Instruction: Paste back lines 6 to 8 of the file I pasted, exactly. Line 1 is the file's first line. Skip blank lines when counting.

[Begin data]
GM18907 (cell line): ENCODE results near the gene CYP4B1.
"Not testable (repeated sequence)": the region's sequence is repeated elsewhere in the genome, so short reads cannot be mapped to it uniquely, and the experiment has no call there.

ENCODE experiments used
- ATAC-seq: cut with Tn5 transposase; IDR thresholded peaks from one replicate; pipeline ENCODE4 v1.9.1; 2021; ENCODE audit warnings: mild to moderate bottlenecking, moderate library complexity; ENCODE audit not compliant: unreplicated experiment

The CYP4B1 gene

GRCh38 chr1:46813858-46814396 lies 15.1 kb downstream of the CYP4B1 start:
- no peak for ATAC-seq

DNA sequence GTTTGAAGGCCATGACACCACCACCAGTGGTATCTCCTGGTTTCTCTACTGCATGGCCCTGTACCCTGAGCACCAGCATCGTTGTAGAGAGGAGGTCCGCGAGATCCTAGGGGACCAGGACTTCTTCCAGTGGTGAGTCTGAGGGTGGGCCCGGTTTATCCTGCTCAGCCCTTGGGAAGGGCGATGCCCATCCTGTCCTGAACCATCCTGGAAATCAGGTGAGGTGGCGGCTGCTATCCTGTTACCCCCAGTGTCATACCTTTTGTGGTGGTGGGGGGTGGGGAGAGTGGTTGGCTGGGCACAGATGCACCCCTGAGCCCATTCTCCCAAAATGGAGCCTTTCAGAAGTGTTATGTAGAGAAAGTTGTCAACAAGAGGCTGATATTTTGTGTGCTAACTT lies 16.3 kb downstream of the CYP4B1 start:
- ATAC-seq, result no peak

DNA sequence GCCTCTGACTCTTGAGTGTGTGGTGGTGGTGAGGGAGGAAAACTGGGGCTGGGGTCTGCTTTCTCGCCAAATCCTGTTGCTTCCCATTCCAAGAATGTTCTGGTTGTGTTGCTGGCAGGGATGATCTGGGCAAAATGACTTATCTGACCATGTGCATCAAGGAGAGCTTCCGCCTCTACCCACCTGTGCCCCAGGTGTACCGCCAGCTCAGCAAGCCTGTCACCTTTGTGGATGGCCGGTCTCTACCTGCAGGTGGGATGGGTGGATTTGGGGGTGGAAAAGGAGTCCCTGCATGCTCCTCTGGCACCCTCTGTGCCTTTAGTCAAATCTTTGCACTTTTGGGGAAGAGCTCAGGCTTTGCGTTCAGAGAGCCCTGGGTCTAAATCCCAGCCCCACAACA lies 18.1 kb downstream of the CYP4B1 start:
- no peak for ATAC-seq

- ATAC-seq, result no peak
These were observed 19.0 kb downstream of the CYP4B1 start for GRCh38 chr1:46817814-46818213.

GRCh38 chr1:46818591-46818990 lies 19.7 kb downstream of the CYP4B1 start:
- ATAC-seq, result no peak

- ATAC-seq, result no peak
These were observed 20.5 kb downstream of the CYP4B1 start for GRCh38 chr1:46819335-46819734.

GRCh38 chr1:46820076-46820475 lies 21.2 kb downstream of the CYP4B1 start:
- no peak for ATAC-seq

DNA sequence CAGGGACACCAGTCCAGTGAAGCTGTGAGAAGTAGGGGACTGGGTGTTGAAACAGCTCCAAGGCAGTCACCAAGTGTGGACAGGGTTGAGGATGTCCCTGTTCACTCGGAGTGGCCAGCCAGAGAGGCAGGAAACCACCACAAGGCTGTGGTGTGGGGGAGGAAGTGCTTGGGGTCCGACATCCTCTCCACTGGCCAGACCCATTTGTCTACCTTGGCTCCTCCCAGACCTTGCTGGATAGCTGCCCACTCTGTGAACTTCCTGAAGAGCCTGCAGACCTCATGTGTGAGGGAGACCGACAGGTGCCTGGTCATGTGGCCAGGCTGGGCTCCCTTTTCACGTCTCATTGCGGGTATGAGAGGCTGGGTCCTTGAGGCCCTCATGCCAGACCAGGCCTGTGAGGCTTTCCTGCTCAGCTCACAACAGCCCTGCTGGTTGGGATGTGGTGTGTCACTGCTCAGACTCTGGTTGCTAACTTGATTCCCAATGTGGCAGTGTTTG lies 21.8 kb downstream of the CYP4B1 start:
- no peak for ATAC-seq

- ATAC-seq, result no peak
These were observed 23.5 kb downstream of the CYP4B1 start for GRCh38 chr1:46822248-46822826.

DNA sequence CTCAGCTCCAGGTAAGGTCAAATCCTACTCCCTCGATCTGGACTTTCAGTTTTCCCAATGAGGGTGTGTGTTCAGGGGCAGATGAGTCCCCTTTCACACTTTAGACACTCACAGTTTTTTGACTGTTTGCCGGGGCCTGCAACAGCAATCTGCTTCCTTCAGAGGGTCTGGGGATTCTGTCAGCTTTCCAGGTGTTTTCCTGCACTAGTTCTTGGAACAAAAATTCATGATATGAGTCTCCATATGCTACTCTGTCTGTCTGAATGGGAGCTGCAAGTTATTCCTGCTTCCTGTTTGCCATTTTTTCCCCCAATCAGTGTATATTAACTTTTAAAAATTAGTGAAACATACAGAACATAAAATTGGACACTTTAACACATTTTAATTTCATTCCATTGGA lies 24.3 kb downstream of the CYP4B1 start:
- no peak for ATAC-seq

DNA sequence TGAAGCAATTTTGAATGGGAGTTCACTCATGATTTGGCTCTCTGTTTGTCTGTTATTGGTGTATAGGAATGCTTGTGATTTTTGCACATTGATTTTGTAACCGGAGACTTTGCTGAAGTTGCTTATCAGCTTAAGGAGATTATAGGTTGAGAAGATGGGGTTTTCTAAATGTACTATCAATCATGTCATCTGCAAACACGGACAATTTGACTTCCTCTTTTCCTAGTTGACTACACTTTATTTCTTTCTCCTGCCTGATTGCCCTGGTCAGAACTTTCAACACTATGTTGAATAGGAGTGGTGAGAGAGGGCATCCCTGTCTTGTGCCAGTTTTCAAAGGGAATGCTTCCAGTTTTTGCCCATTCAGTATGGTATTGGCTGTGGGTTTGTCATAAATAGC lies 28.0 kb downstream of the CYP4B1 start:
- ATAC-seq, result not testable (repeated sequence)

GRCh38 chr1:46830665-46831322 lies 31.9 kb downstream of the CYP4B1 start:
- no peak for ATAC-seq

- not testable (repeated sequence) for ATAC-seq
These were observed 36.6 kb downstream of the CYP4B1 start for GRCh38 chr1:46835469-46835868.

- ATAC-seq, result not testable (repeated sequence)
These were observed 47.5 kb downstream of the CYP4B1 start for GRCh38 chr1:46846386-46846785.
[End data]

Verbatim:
GRCh38 chr1:46813858-46814396 lies 15.1 kb downstream of the CYP4B1 start:
- no peak for ATAC-seq

DNA sequence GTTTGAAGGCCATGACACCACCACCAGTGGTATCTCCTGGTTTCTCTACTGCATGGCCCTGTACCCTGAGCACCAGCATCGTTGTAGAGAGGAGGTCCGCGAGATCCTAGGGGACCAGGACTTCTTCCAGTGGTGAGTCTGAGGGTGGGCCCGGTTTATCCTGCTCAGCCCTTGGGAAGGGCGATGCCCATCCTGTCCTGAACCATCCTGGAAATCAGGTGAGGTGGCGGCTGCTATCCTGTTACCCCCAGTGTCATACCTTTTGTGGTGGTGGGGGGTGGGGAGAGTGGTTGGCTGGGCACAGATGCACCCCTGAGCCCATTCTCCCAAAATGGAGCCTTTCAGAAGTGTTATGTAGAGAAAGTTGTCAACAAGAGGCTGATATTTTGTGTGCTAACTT lies 16.3 kb downstream of the CYP4B1 start: